The theory of multiple intelligences was proposed by Howard Gardner in 1983 to more accurately define the concept of intelligence and to address the question whether methods which claim to measure intelligence (or aspects thereof) are truly scientific.
Gardner’s theory argues that intelligence, particularly as it is traditionally defined, does not sufficiently encompass the wide variety of abilities humans display. In his conception, a child who masters multiplication easily is not necessarily more intelligent overall than a child who struggles to do so. The second child may be stronger in another kind of intelligence and therefore 1) may best learn the given material through a different approach, 2) may excel in a field outside of mathematics, or 3) may even be looking at the multiplication process at a fundamentally deeper level, which can result in a seeming slowness that hides a mathematical intelligence that is potentially higher than that of a child who easily memorizes the multiplication table.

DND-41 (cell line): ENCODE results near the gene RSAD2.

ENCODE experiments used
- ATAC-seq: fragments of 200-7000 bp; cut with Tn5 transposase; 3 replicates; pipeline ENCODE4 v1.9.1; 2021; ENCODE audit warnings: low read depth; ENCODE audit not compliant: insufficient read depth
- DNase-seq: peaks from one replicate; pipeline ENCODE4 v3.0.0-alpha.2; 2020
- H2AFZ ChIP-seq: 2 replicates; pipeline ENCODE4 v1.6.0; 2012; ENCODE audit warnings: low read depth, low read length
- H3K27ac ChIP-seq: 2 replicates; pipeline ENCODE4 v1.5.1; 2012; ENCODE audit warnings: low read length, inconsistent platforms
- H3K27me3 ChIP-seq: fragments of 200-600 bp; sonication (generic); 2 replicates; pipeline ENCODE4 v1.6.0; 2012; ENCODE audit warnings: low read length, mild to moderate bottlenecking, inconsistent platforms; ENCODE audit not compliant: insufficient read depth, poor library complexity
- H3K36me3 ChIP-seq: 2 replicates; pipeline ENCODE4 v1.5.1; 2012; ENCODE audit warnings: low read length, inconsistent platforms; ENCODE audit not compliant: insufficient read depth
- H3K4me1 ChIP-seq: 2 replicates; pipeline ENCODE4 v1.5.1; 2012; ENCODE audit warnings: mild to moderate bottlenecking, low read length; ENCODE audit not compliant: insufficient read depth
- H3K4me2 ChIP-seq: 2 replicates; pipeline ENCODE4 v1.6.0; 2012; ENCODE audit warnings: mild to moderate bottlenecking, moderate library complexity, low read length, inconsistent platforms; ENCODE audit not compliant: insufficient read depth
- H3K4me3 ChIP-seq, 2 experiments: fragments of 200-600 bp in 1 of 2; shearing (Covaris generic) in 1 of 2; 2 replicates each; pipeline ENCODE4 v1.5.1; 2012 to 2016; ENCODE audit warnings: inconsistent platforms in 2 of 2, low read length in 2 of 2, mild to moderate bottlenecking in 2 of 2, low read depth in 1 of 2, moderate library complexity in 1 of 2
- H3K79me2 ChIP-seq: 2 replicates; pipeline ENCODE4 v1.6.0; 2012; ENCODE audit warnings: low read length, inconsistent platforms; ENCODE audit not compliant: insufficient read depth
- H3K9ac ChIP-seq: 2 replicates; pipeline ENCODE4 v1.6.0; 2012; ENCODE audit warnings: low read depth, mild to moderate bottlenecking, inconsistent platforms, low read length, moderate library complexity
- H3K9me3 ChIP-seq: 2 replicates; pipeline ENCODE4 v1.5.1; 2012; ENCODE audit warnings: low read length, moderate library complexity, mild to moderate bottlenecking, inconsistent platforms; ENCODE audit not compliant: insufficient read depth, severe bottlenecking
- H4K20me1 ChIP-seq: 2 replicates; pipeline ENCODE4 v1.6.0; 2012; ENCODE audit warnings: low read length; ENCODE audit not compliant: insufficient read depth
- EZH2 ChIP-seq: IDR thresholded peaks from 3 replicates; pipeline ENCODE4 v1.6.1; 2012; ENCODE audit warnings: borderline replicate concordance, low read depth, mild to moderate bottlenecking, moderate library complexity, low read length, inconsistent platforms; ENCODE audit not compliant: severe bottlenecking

The Eight Intelligences :
– The Writer/Speaker Children with strong Verbal-Linguistic intelligence will have a propensity to produce language and sensitivity to the nuances, order and rhythm of words. These students love to read, write and tell stories. They have good memories for names, places, dates and trivia. Professionals with strong VL intelligence will be writers, public speakers, teachers, and actors. Some historical examples include Abraham Lincoln, T.S. Elliot and Charlton Heston.
2) Math-Logical – The Scientist
Children with strong Math-Logical intelligence have the ability to reason deductively and can recognize and manipulate abstract patterns or relationships. Students who have strong problem-solving and reasoning skills will excel in this intelligence. Adults with this intelligence will work as scientists, mathematicians, computer programmers, lawyers or accountants. Some historical examples include Albert Einstein, Nicolae Tesla, Alexander Graham Bell.
3) Spatial – The Builder